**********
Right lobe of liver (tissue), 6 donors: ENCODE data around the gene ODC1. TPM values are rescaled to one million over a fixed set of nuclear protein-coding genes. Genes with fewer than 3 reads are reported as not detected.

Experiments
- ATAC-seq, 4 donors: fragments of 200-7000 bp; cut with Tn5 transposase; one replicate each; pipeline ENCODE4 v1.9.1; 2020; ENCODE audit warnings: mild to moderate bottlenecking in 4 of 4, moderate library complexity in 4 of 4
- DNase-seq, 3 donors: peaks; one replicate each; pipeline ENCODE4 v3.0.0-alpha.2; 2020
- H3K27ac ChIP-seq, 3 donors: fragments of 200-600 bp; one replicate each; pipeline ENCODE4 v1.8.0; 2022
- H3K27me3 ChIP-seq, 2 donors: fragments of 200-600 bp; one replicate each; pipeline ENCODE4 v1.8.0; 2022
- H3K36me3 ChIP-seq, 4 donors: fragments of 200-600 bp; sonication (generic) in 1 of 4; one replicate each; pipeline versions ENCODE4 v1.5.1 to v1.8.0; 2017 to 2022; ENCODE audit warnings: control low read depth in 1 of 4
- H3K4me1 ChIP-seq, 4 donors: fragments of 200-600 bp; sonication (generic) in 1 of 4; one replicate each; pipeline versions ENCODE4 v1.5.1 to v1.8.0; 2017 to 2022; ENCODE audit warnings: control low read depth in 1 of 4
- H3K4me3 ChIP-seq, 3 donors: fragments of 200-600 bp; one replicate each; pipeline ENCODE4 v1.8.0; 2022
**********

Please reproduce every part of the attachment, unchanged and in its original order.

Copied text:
Right lobe of liver (tissue), 6 donors: ENCODE data around the gene ODC1. TPM values are rescaled to one million over a fixed set of nuclear protein-coding genes. Genes with fewer than 3 reads are reported as not detected.

Experiments
- ATAC-seq, 4 donors: fragments of 200-7000 bp; cut with Tn5 transposase; one replicate each; pipeline ENCODE4 v1.9.1; 2020; ENCODE audit warnings: mild to moderate bottlenecking in 4 of 4, moderate library complexity in 4 of 4
- DNase-seq, 3 donors: peaks; one replicate each; pipeline ENCODE4 v3.0.0-alpha.2; 2020
- H3K27ac ChIP-seq, 3 donors: fragments of 200-600 bp; one replicate each; pipeline ENCODE4 v1.8.0; 2022
- H3K27me3 ChIP-seq, 2 donors: fragments of 200-600 bp; one replicate each; pipeline ENCODE4 v1.8.0; 2022
- H3K36me3 ChIP-seq, 4 donors: fragments of 200-600 bp; sonication (generic) in 1 of 4; one replicate each; pipeline versions ENCODE4 v1.5.1 to v1.8.0; 2017 to 2022; ENCODE audit warnings: control low read depth in 1 of 4
- H3K4me1 ChIP-seq, 4 donors: fragments of 200-600 bp; sonication (generic) in 1 of 4; one replicate each; pipeline versions ENCODE4 v1.5.1 to v1.8.0; 2017 to 2022; ENCODE audit warnings: control low read depth in 1 of 4
- H3K4me3 ChIP-seq, 3 donors: fragments of 200-600 bp; one replicate each; pipeline ENCODE4 v1.8.0; 2022